Some of the agricultural research and development organisations that Mrs Linibi works with as a farmer, farmer representative, trainer and farmer extension worker include NARI, Fresh Produce Development Agency, Cocoa and Coconut Institute, Department of Agriculture and Livestock, Ramu Sugar Limited and the Republic of China on Taiwan. Mrs Linibi is also a member of the NARI Council, representing PNG women farmers and smallholders from the Momase region.
Morobe Agricultural Show
The 46th Morobe Provincial Agricultural Show was again organised by the Show Society from November 4-5, 2006. Thousands of farmers, school students and people of all works of life flocked the Lae Show Ground to see displays and demonstrations and other entertaining activities. A number of agricultural research and development organisations showcased their initiatives on agricultural and rural development in PNG. These included Cocoa Coconut Institute, Department of Agriculture and Livestock, National Agricultural Research Institute, Coffee Industry Corporation and Alele Fresh Produce. Agribusinesses such as Trukai Industries and Ramu Sugar Limited again took the centre stage - also as sponsors of the two-day event.
Exhibitors ensured farmers and show goers got value for their money by providing them with information and technologies on a range of issues in food crop and livestock production, post harvest and down stream processing of food and other goods from locally available resources using simple techniques, and many more.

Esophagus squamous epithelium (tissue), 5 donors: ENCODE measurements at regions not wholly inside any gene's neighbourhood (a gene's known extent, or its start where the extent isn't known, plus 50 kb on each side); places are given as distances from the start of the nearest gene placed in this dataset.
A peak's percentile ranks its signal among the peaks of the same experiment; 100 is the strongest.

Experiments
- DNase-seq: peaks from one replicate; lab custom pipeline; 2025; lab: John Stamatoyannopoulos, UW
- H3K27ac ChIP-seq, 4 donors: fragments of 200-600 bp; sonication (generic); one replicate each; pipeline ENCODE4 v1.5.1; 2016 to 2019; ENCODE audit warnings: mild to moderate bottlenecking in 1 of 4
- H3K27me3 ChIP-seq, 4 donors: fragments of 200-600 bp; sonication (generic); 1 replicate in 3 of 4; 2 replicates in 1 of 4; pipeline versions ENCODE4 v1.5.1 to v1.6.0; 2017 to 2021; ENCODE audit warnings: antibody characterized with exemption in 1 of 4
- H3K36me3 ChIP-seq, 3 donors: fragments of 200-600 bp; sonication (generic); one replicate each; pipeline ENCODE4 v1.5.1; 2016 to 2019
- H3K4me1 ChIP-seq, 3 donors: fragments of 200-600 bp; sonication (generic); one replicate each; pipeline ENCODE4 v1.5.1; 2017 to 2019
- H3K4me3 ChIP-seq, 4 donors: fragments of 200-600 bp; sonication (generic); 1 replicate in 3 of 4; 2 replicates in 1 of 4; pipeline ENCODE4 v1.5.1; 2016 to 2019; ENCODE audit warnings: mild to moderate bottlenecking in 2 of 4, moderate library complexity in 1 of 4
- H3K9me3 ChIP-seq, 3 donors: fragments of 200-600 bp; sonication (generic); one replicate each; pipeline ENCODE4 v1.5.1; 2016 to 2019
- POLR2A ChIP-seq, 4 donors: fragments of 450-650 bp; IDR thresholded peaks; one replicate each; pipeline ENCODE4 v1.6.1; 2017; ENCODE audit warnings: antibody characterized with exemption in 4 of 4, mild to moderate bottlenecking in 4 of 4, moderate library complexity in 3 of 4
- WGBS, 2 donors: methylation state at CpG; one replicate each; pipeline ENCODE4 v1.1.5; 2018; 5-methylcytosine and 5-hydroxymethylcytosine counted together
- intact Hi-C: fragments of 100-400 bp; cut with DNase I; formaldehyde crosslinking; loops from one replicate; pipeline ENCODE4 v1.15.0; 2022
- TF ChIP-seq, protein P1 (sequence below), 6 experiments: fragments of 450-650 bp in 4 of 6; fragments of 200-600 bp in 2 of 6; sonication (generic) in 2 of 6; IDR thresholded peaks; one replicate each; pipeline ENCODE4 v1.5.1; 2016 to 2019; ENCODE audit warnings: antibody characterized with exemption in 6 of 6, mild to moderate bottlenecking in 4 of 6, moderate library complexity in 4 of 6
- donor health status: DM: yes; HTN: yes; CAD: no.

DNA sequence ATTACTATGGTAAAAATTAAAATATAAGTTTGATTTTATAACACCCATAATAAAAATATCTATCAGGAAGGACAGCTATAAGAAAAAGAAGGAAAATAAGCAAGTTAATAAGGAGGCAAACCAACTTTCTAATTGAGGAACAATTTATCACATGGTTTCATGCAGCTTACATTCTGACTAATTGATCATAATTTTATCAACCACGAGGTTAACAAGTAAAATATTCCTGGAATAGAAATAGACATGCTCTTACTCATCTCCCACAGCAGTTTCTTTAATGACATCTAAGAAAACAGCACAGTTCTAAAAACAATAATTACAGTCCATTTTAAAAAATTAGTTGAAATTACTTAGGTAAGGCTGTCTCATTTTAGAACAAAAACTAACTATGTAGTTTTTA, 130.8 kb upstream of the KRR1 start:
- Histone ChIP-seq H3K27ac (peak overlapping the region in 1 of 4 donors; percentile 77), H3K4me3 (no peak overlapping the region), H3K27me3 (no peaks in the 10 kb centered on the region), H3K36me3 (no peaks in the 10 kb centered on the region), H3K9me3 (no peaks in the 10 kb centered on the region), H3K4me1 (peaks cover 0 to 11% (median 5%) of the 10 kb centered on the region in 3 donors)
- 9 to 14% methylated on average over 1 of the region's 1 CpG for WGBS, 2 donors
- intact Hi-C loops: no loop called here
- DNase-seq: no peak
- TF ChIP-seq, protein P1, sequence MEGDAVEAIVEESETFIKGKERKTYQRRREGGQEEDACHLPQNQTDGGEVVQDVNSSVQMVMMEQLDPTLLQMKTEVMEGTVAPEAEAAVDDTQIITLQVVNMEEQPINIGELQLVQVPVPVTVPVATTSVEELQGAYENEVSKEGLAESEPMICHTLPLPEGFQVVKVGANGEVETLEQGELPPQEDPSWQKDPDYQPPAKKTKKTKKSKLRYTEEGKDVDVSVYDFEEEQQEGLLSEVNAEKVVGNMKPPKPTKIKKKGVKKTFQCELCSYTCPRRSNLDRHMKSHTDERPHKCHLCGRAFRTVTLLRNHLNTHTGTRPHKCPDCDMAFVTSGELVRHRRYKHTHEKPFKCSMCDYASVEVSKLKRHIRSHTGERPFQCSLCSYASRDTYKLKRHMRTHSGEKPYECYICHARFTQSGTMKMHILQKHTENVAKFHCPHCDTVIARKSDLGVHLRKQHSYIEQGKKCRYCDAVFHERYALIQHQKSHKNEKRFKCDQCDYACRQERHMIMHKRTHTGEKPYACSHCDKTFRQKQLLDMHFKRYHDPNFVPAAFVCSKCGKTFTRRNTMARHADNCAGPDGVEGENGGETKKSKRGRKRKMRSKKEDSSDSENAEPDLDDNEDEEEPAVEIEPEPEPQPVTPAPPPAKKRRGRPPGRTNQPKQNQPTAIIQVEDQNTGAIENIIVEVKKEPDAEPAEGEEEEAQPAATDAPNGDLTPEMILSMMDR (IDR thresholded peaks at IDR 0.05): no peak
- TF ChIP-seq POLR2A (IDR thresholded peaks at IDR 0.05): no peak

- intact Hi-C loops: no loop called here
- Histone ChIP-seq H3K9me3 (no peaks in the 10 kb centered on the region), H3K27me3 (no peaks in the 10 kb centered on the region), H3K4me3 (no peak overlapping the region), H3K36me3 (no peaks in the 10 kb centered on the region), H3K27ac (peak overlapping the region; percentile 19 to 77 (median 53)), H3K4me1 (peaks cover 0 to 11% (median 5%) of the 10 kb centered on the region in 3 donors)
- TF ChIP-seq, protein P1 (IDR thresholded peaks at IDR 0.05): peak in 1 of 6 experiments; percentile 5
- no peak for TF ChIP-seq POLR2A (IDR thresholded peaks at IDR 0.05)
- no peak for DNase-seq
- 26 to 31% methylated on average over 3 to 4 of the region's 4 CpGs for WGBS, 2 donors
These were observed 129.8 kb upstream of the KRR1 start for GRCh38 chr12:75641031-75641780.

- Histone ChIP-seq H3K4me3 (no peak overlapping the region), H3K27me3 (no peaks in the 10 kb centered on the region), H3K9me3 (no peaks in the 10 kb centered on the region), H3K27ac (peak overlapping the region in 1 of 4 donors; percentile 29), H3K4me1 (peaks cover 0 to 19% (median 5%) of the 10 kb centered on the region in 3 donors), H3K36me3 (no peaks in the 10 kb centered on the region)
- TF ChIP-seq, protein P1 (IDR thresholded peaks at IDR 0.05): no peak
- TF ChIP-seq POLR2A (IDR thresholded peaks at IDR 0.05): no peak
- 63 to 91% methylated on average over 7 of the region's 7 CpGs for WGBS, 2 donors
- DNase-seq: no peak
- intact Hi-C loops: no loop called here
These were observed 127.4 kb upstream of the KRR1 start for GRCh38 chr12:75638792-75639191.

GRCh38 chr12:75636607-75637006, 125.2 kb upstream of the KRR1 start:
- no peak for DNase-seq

Adding flavour to these were the demonstration plots with life plants near stalls of some of these agricultural organisations at the showground.
PNG’s wild food crop species under microscope
A number of wild species of food crops in PNG have attracted the attention of the international community for characterization and documentation as experts believed they have no records of their existence. Scientists from Japan’s National Institute of Agro-Biological Sciences (NIAS) were in the country in July 2006 to collect wild rice (oryza spp.), wild vigna species, sago and other food crops species. This trip was their final in line with a Memorandum of Understanding with NARI three years ago to collect, conserve, characterize and document wild relatives of food crop species. They were in the Western and Gulf Provinces with staff from the National Agricultural Research Institute’s (NARI) Plant Genetic Resources rogramme.
NIAS learnt from old archives and herbarium specimens in Europe that PNG has a number of wild rice and wild vigna species. The MOU was for the scientists to identify what these species are and document what PNG has in the wild.
NARI PGR Programme Leader Rosa Kambuou said the scientific knowledge on these crop species is broaden and scientists now know where these wild progenitors are located and found in the country. She said the team is characterizing these collected germplasm through DNA fingerprinting techniques, adding that the wild rice of PNG are 'tetraploids' and would not be used in improvement programmes with the domesticated species, Oryza sativa, which is a 'diploid'.
The team collected not only wild relatives of vigna and rice but also of cassava, sago, bean, banana and aibika.